Scottish National Dictionary (1700–)
I. n. 1. A sudden fright, a shock, a scare (Mry.1 1925 glowff).
Sc. 1721 J. Kelly Proverbs 337:
There came never such a Gloff to a Daw's Heart. Abd. 1768 A. Ross Helenore 37:
But ere I wist, I clean was at the float, I sanna tell you, what a gloff I got. Slk. a.1835 Hogg Poems (1865) 321:
Till the gloffs o' dread shot to my heart. Kcb. 1897 A. J. Armstrong Robbie Rankine 12:
A hare sprang frae a hole in the bucht-dyke and gaed Robbie an unco gloff. w.Dmf. 1912 J. L. Waugh Robbie Doo i.:
Nancy's ash-hole was a deep yin . . . and when I saw the sheepheid gaun oot o' sicht, I tell ye, I got a glauf.
2. A sudden burst of heat or cold, a “glow, uneasy sensation of heat, producing faintishness” (Ags. 1808 Jam.; Ayr. 1954).
Sc. 1826 H. Duncan W. Douglas III. v.:
Only look at the flakes o' fire carried by the wind as thick as snaw! . . . I find the gloaf o't already. Lnk. 1862 D. Wingate Poems 22:
See them from their ingles venturin', Scornfu' o' their temptsome glouff. Dmf. 1874 R. Reid Moorland Rhymes 70:
Ye come like a glouf o' the winter sun, yin hardly kens ye are here. Ayr. 1913 J. Service Memorables xxx.:
Then it [the rain] fell like saugh wauns through the glowffs o' the storm.
¶3. A sudden variation in the density of darkness.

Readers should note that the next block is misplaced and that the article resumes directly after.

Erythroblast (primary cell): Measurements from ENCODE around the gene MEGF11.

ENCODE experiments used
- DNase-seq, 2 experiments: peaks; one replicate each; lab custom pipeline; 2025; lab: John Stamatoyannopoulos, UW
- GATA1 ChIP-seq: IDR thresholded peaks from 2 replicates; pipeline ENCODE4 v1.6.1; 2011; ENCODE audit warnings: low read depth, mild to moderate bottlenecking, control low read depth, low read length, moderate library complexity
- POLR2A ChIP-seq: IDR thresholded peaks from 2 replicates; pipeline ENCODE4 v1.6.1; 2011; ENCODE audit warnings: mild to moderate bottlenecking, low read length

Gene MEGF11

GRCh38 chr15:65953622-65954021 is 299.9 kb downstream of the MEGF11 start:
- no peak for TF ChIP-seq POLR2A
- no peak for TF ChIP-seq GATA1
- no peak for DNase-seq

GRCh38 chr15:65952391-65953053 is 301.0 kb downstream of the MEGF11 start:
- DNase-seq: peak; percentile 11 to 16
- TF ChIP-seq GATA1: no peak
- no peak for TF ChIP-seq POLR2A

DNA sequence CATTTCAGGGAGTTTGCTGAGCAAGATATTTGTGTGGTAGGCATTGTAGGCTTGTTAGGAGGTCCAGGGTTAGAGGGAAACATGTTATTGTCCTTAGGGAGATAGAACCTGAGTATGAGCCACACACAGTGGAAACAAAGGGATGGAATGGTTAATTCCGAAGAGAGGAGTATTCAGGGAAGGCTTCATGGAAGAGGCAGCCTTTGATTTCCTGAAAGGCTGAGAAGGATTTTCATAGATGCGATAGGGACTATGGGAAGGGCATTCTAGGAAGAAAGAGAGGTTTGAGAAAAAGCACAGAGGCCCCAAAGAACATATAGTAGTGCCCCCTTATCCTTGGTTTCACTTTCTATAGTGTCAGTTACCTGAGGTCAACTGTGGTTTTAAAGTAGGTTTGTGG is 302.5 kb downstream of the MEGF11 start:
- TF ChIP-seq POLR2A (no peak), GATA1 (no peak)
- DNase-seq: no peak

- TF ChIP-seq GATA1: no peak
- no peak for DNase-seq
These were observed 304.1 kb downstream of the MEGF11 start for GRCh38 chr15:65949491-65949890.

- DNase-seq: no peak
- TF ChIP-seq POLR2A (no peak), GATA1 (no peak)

Slk. 1813 Hogg Queen's Wake 69:
And ay we raide, and se merrily we raide, Throw the merkist gloffis of the night.
4. A whiff, a breath (of fresh or cool air).
Ags. 1853 Montrose Standard (8 July) 7:
Ance Highland air was reckoned free . . . But now a gloff fouk daurna pree, 'Tis countit treason.
5. A short snatch, a “wink” (of sleep); “unquiet or disturbed sleep” (Fif. 1825 Jam.). Cf. Gliff, n., 2. (1). Variant deriv. form ¶glochar [ < *gloffer] (Fif. 1886 G. Bruce Poems 296).
Fif. 1864 W. D. Latto T. Bodkin xxxiii.:
Tibbie an' me got a gloff o' sleep between that an' aucht o'clock. Dmf. 1922 Rymour Club Misc. III. 101:
I never steeket an ee binna a glauf atween hauns.
6. A flash or something similarly quick and instantaneous.
Dmf. 1874 R. Reid Moorland Rhymes 20:
The mawkin, houn'd wi' fear, Gaed like a glouf the bracken through.
7. A sudden or slight attack.
Rnf. 1873 D. Gilmour Pen' Folk 20:
I get whiles a glouf o' conscience.
II. v. 1. To look scared, to look startled; to start with fright.
Abd. 1755 R. Forbes Jnl. from London 30:
Gin ye had seen how the auld hag gloffed fan she fell down. Abd. 1778 A. Ross Helenore 71:
I gard a witch fa' headlins in a stank, As she was riding on a windle strae, The carling gloff'd, and cried out, will-awae!
2. To take a short unsound sleep (Fif. 1825 Jam.). Vbl.n. gloffin, -en, a short snatch of sleep. Cf. I. 5.
s.Sc. 1839 Wilson's Tales of the Borders V. 96:
Ye maun just lie down an' try if ye can get a gloffen o' sleep.
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"Gloff n., v.". Dictionary of the Scots Language. 2004. Scottish Language Dictionaries Ltd. Accessed 23 May 2018 <http://www.dsl.ac.uk/entry/snd/gloff>
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